Researchers posing as Medicaid patients in need of buprenorphine were often denied appointments by providers.
Researchers called hundreds of addiction treatment providers across the U.S. while posing as individuals in need of help—in a study of the barriers that people with addiction disorders face when seeking treatment. What they found was a minefield of discouragement, especially when they were posing as people on Medicaid.
According to ABC News, two researchers reading from scripts called 546 prescribers of the opioid addiction treatment drug, buprenorphine, to attempt to schedule an initial screening appointment.
After three tries, 77 of the prescribers were unreachable, often due to outdated contact information on government websites. When they were able to make contact at all, 46% of prescribers denied the researchers appointments when they said they were on Medicaid, compared to 38% when they said they could pay with cash.
This is a serious problem in light of the fact that finding the motivation to go through such a frustrating process is even more difficult when you’re coping with an addiction disorder, says study co-author Dr. Michael Barnett.
“Think about the last time you had to make four or five phone calls in a row and how annoying that was,” he explained. “Addiction makes doing tasks like that even harder.”
According to the Kaiser Family Foundation, 38% of “nonelderly” people with opioid use disorders are covered by Medicaid. Analysis by the foundation found that those on Medicaid were twice as likely to receive treatment for addiction than those with either private insurance or no insurance.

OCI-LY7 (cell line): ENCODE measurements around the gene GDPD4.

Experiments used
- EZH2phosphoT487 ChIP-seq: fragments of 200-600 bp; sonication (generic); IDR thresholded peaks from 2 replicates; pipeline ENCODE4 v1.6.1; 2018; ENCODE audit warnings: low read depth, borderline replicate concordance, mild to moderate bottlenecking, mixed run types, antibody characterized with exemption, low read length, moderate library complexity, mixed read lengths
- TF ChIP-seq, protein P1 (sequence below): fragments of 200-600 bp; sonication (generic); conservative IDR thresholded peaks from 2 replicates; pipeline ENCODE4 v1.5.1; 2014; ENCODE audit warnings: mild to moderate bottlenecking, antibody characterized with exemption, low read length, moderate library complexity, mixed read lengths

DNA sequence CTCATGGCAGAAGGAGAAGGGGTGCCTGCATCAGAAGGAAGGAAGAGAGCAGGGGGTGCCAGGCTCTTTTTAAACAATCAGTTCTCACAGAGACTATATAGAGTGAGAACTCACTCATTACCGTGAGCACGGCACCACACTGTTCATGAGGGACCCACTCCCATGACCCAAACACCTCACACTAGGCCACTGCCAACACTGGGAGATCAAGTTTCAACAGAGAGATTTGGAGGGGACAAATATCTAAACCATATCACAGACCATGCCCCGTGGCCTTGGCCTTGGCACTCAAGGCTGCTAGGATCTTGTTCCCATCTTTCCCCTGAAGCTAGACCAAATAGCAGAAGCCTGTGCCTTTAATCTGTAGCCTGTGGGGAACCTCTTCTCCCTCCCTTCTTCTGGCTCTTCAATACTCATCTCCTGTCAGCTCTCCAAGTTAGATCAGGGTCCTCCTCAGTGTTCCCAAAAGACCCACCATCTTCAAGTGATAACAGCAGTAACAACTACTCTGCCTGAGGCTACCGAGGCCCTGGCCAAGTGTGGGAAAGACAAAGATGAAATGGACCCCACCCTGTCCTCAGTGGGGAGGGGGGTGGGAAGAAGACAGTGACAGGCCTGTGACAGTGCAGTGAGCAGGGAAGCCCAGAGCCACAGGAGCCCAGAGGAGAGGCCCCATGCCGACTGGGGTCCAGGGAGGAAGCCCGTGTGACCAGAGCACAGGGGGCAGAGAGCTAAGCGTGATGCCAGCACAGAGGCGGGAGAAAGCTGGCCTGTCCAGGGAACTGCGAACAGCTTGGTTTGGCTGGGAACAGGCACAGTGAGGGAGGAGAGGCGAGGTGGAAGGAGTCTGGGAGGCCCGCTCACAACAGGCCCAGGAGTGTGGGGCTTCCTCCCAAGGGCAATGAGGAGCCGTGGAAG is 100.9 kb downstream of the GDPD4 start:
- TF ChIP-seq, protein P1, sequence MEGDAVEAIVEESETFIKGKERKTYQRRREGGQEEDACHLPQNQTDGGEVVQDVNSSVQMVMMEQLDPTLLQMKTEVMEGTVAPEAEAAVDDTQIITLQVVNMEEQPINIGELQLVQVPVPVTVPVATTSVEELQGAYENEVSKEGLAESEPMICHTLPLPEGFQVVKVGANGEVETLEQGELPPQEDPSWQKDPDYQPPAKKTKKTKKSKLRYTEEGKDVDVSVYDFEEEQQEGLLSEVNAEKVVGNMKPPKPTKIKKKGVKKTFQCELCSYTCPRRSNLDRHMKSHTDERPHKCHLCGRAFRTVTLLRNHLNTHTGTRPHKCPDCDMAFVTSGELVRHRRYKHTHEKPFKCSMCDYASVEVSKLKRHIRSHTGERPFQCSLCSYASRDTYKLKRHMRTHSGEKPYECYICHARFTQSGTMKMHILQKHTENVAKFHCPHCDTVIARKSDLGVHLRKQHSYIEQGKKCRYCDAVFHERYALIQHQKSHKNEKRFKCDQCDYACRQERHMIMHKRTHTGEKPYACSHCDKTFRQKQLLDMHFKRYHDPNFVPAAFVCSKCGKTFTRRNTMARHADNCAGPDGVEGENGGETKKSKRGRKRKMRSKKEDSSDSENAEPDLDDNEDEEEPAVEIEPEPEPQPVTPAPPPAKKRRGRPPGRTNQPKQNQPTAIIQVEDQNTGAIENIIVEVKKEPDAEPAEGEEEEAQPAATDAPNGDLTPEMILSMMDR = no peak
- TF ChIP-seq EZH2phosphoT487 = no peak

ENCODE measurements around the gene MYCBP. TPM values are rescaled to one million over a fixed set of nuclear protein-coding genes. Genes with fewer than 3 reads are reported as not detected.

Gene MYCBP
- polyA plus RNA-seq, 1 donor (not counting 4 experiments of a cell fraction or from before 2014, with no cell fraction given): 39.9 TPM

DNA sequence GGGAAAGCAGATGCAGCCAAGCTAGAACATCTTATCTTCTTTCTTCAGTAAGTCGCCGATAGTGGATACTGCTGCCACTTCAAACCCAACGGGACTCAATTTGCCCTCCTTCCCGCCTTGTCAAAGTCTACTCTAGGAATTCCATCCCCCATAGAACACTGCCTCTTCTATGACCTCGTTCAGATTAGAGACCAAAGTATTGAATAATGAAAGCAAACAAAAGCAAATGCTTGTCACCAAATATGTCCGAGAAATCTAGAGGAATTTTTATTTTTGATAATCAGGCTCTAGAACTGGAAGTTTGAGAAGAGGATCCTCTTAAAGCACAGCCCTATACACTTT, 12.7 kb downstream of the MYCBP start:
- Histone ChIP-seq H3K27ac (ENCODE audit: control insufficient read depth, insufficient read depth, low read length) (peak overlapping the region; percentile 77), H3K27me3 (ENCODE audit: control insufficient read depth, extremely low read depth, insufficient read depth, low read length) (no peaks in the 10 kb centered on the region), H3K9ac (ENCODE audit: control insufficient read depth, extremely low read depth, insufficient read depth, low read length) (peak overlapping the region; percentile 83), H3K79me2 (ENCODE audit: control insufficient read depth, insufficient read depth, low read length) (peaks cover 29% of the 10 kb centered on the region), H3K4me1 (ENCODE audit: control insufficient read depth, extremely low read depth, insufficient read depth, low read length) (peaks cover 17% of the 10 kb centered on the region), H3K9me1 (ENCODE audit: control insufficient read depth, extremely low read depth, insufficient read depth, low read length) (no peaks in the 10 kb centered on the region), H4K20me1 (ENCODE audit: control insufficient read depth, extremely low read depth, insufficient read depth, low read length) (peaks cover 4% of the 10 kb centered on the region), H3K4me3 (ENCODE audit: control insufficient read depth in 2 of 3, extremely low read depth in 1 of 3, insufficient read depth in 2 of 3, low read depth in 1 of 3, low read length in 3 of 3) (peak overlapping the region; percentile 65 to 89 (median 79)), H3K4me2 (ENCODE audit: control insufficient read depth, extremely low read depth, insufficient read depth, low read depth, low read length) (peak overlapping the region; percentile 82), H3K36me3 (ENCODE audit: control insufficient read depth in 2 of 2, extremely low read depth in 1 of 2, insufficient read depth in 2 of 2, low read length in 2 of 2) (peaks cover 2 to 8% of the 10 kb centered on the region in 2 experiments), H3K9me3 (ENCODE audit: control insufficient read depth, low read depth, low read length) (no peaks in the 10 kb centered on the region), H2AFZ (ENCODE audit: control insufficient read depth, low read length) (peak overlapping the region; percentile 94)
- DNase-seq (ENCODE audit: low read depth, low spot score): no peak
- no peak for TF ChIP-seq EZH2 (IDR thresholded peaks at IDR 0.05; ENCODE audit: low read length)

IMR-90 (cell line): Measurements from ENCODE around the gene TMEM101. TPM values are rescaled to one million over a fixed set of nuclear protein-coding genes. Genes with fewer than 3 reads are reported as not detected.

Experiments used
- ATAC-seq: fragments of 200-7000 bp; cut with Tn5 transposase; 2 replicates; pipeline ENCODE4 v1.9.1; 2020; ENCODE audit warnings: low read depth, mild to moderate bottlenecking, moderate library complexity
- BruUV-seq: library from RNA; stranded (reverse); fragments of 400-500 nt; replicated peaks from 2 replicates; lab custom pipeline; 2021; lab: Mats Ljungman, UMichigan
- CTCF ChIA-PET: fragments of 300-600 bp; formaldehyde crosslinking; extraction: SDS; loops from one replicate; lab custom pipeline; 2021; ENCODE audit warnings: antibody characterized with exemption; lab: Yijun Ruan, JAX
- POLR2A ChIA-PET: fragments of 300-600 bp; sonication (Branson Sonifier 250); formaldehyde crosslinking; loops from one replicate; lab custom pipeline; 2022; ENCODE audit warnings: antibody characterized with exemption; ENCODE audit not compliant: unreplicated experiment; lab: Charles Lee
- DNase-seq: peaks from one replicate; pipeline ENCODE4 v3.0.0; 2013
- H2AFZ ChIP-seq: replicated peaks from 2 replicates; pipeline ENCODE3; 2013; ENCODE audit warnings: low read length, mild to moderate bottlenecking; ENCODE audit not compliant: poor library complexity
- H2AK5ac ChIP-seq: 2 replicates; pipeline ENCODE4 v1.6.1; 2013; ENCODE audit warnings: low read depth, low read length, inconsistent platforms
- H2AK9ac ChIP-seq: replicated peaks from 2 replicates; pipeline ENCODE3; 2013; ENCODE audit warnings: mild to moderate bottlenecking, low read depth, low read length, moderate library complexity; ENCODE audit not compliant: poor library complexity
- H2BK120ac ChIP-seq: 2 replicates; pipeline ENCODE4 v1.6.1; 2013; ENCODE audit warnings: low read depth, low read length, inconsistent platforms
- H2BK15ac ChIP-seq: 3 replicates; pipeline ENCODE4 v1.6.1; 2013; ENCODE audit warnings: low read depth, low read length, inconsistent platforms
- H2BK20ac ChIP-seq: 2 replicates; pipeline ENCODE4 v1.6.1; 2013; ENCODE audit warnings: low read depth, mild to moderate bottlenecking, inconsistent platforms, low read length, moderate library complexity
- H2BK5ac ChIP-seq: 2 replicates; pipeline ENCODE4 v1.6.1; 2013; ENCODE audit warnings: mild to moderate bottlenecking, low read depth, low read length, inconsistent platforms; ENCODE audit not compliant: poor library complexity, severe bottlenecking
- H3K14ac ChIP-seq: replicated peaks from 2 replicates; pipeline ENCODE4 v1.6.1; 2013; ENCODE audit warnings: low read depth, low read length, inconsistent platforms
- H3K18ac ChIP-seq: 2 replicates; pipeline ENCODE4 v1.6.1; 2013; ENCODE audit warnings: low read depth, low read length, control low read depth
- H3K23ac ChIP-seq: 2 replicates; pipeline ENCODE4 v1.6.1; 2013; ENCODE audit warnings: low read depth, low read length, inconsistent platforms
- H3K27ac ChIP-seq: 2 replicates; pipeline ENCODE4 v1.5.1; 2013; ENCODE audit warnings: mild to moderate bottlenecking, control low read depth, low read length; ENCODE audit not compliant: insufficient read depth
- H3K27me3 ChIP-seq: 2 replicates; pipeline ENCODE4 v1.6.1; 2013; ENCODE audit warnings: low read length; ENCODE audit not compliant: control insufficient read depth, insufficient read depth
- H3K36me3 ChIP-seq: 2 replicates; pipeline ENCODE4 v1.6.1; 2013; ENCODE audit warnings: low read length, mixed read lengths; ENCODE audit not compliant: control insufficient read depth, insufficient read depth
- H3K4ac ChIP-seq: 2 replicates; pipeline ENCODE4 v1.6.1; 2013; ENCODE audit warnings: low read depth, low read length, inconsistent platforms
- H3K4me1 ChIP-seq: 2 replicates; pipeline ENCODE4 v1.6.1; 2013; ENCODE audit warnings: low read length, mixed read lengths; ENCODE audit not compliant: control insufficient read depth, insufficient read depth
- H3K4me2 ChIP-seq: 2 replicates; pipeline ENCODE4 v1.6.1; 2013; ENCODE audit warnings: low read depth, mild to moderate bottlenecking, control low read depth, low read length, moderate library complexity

However, the results of this latest study suggest that prescribers are still reluctant to take patients on Medicaid, likely because it doesn’t pay as much as private insurance.
This is particularly true for doctors, who only agreed to schedule appointments 40% of the time. Nurse practitioners and physician assistants, on the other hand, agreed to appointments 70% of the time.
Other barriers included the cost of buprenorphine treatment, which averaged $250 to start but could go as high as $500, plus lab fees. Additionally, some states require Medicaid patients to try other avenues of treatment before they’re allowed to go on buprenorphine in spite of multiple studies finding it more effective than many other forms of opioid addiction treatment.
“Abundant evidence shows that methadone, buprenorphine, and naltrexone all reduce opioid use and opioid use disorder-related symptoms, and they reduce the risk of infectious disease transmission as well as criminal behavior associated with drug use,” reads the National Institute on Drug Abuse website. NIDA Director Dr. Nora Volkow said of the study that the barriers discovered “should be eliminated.”